Author: Serafini Luigi
Package Dimensions: 0x340x567
Number Of Pages: 416
Release Date: 12-10-2021
Details: Product Description
Published to coincide with the 40th anniversary of its original publication, this special edition of the beloved, best-selling cult classic features a new design, new cover illustration, and 15 never-before-seen drawings.
Featuring a handsome new package redesigned by the author himself, this edition is a must-have for fans and collectors of Luigi Serafini’s art. First published in 1981 in Milan by F.M. Ricci, the book has been hailed as one of the most unusual yet beautiful art books ever made. A visual encyclopedia of an unknown world written in an unknown language, it has fueled much debate over its meaning. Written for the information age and addressing the import of coding and decoding in genetics, literary criticism, and computer science, it has now fascinated and enchanted two generations.
While its message may be unclear, its appeal is obvious: it is a most exquisite artifact, blurring the line between art book and art object. This edition presents it in a new, unparalleled light complete with 15 new illustrations by the author. With the advent of new forms of communication, continuous streams of information, and social media, the Codex is more relevant and timely than ever.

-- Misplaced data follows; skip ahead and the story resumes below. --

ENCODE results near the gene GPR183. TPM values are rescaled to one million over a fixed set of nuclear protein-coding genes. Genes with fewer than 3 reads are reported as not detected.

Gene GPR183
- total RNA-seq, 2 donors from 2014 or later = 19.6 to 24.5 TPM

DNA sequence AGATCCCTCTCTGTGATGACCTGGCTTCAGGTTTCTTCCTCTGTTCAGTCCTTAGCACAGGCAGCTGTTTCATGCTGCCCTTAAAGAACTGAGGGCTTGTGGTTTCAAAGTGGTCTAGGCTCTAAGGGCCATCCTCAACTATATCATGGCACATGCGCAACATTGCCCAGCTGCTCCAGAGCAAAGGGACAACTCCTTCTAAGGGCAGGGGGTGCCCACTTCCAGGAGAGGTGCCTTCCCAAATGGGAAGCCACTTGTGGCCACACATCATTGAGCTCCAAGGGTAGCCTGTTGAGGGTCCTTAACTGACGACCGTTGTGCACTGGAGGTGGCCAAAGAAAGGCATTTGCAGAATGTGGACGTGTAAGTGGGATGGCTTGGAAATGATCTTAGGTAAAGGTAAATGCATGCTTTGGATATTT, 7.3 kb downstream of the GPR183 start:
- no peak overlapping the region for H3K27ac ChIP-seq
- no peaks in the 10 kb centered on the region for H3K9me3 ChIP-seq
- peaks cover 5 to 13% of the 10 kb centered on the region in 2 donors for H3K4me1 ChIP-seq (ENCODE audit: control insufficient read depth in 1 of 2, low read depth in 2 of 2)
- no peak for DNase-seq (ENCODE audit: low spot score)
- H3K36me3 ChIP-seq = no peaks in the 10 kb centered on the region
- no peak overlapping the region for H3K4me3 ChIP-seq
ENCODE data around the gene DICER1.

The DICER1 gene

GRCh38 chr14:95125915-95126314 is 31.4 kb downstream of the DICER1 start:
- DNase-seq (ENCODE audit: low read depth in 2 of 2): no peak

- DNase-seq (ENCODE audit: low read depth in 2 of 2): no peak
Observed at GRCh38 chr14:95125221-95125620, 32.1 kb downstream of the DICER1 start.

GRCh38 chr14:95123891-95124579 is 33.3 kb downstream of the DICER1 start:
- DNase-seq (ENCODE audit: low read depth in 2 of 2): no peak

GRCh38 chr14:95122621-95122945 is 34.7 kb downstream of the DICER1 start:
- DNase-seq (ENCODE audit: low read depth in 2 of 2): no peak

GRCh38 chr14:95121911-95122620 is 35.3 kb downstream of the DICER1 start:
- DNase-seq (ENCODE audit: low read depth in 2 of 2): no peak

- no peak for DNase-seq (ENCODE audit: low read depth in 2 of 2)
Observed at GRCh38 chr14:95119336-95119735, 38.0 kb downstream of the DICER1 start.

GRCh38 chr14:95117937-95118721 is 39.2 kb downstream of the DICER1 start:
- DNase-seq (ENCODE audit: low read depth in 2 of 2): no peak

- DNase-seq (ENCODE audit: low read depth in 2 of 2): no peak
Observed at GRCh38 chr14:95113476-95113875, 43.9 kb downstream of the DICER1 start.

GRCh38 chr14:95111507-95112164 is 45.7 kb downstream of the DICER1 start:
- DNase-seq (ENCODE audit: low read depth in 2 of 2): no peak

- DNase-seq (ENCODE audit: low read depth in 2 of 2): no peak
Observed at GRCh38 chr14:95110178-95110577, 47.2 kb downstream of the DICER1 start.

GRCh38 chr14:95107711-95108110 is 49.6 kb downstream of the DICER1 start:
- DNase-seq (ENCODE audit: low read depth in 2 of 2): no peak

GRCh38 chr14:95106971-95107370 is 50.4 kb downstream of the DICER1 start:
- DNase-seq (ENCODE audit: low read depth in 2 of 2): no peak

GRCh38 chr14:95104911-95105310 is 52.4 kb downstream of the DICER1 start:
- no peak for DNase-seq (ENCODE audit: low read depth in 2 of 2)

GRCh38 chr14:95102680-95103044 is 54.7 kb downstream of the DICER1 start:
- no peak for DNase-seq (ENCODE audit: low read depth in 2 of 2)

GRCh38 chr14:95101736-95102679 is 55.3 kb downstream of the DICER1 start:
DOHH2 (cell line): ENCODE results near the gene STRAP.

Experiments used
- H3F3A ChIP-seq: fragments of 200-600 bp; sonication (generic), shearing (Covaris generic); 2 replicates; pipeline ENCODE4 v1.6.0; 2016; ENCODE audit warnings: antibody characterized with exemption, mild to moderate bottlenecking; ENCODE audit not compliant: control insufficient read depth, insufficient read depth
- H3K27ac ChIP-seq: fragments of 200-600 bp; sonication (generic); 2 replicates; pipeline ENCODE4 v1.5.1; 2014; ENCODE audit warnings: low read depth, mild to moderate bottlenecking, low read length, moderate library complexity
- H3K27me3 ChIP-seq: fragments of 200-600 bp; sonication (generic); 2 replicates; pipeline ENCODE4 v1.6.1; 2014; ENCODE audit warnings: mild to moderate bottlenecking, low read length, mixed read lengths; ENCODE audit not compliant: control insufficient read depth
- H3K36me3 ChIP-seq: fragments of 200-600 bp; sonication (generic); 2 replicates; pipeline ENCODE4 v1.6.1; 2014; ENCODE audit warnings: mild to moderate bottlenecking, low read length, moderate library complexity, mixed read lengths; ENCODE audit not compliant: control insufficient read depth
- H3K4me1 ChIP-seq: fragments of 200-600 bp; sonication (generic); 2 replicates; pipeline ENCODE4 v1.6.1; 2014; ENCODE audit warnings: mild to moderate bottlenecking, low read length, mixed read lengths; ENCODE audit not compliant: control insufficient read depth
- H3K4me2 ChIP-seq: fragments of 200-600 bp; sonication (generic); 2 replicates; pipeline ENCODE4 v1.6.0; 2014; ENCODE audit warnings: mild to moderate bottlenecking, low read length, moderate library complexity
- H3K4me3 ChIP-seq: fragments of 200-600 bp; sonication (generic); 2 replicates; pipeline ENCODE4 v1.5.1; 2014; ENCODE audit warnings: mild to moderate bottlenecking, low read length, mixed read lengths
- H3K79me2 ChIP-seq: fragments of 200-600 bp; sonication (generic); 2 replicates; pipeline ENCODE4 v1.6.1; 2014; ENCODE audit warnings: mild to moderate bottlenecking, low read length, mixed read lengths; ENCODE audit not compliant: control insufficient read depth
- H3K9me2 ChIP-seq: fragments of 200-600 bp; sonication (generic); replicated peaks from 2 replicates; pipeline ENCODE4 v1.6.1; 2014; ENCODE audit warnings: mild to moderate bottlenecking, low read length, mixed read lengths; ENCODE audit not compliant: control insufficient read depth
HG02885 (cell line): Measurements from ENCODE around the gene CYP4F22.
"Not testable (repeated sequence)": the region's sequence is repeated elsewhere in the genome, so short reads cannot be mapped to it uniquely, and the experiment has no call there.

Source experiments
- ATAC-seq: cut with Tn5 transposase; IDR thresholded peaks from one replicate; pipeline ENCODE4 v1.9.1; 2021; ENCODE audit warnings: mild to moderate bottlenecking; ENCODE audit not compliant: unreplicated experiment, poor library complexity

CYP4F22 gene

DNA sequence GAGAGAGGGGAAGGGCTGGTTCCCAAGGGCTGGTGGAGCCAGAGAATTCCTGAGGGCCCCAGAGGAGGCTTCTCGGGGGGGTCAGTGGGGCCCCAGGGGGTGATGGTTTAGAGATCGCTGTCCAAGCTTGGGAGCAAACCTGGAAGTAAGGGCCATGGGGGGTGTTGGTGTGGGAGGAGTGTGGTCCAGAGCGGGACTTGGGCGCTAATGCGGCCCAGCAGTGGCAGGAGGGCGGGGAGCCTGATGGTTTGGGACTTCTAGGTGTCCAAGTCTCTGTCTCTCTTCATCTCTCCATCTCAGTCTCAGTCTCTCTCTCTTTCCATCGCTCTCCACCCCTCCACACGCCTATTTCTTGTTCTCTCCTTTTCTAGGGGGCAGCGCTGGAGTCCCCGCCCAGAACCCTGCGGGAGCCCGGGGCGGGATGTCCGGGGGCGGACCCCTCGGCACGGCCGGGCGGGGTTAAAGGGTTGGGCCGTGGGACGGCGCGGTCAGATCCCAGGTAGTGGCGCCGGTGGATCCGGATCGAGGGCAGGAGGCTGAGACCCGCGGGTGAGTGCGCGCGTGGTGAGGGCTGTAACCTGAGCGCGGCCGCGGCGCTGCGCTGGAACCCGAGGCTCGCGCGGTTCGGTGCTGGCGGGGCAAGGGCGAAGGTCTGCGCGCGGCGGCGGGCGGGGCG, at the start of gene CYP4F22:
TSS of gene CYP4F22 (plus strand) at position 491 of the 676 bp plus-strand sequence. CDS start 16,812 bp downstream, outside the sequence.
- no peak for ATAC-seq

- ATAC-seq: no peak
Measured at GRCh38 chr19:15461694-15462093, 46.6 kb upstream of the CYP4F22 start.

A limited numbered deluxe edition, bound in real cloth and presented in a handsome slipcase, is also available. It includes a signed print of a new illustration made by the author to commemorate the 700th anniversary of the death in 1321 of Dante Alighieri, one of Italy’s greatest writers and creator of The Divine Comedy.
About the Author
Luigi Serafini is a multifaceted artist, born in Rome and based in Milan and Rome. In 2007, the Padiglione d’Arte Contemporanea in Milan (PAC) dedicated a mostra ontologica (ontological exhibition) to him. In early 2021, the Centre Régional d’Art Contemporain (CRAC-Occitanie) in Sète, France, hosted an exhibition devoted to the surrealist universe of the Codex. The original plates of the Codex can be seen in the Masone Labyrinth Museum, near Parma, Italy.